Thermal batteries, are they worth it

@mike_killian got me thinking about thermal batteries and whether they are worth getting, particularly in modern rabbit hutch properties with no space for a cylinder.

Of course a thermal battery is technically anything that stores heat for later use, including night storage heaters and DHW cylinders. In this post and hopefully in the resulting thread I am looking for owners and users of the more compact phase change thermal batteries used for DHW and/or space heating.

I am particularly interested in their use with solar thermal and heat pump systems, whereas the bog standard system is exclusively electrically heated using resistive heating with a COP of “only” 1.

@mattfranklin I seem to remember that you had a heat pump system installed some time back. How do you find it after a year or more of experience?

Anyone else able to contribute?

My current heat store is a 300l gravity fed cylinder with a coil for solar thermal at the bottom, a second coil above that supplied by my heat pump and the top ⅓ can be heated by an immersion heater.
The cylinder is coated in spray foam from the factory and over that I have fitted a cylinder jacket as additional insulation. I am unlikely to change that arrangement but if my thirst for knowledge leads to a revelation I may well change my mind.

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I seem to recall reading that phase change thermal batteries need a relatively high temperature for the phase change and because of this the CoP of air sourced heat pumps suffers. However, some thermal batteries may be available that are specifically designed (in terms of the temperature needed for phase change) for heat pumps.

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Prompted by your post, I looked on the Sunamp website and found this:


So it seems you would need a high temperature range heat pump.

Edit: for completeness I found this:

The lack of support for solar thermal removes them as a potential for me but I was mainly asking out of interest.

I think other brands of heat battery are available and may be more suitable for either heat pump or solar thermal.

These days PV diversion is a growing area for thermal storage, so more details and practical experience would be good to here.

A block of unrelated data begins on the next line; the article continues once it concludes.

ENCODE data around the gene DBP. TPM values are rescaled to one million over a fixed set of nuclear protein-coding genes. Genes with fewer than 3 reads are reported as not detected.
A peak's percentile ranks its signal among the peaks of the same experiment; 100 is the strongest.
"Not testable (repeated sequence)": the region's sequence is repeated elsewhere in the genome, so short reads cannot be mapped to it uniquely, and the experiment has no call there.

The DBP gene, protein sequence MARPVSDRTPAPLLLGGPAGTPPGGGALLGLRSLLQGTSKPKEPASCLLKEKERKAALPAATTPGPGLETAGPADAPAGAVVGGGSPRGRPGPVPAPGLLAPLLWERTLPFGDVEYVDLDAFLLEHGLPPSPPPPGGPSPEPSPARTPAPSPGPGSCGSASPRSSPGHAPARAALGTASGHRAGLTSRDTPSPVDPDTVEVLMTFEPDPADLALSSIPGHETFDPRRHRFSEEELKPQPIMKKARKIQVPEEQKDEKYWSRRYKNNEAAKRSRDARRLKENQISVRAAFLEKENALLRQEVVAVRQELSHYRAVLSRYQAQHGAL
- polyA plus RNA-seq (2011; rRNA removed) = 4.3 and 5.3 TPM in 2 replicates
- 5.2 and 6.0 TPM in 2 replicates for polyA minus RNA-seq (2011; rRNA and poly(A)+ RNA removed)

…so it seems that, compared to a water cylinder, such a heat battery would be better re flexibility/reliability of on-demand (or, near-on-demand) hot water, but at the cost of making the heat pump work at the edge of its ‘comfort zone’ to reach 53degC ; by contrast the cylinder of water can be heated by a more-typical heat pump output of 40degC, but over a longer time period, of course.
(The reader may guess that the rest of the household here would like to hang on to the luxury of the on-demand bath…)

See other thread for some more comments on my experience with Sunamp set up.
This graphic from my OpenEnergyMon dashboard may be of interest.
It shows the internal temperature inside my 2 Sunamp units. The labels should be relatively self explanatory but, Sunamp ASHP is connected to our HP and phase changes at ~50C and Sunamp iPV is (direct) electrically heated using PV diversion (or off-peak top up if required) and phase changes at ~57C.
You can see that because someone has just taken a shower that the Sunamp iPV unit is fully “depleted” but the Sunamp ASHP is fully topped up meaning there is still sufficient HW for the next person.

A few hours later (now 15:35h on 11 June) and the state of the Sunamp temperatures look like this

There are certain high temperature heat pumps on the market with which certain specific thermal batteries can be paired. We are talking about a sub-niche overlap of two niche markets. That equates to high cost. It also creates doubt about long term support for such a small niche

Agreed (mostly), although it is likely that more and more HPs will have the ability to operate up to 60C. Clearly you would not choose a heat battery thermal store unless its characteristics made that desirable in your set-up. That means primarily the space saving characteristics and the ability (for example) to fit your entire HW storage into the space normally occupied by (say) a washing machine.

I did consider getting the smallest Sunamp for our kitchen, to avoid long pipe runs. Unfortunately there was no space. I was hoping for something to fit behind the plinth.
Thinking about it afterwards I realised that would be impossible as there would be no space for the “innards” by the time enough insulation had been fitted. Wall mounting would have been an alternative if they didn’t weigh a metaphorical ton.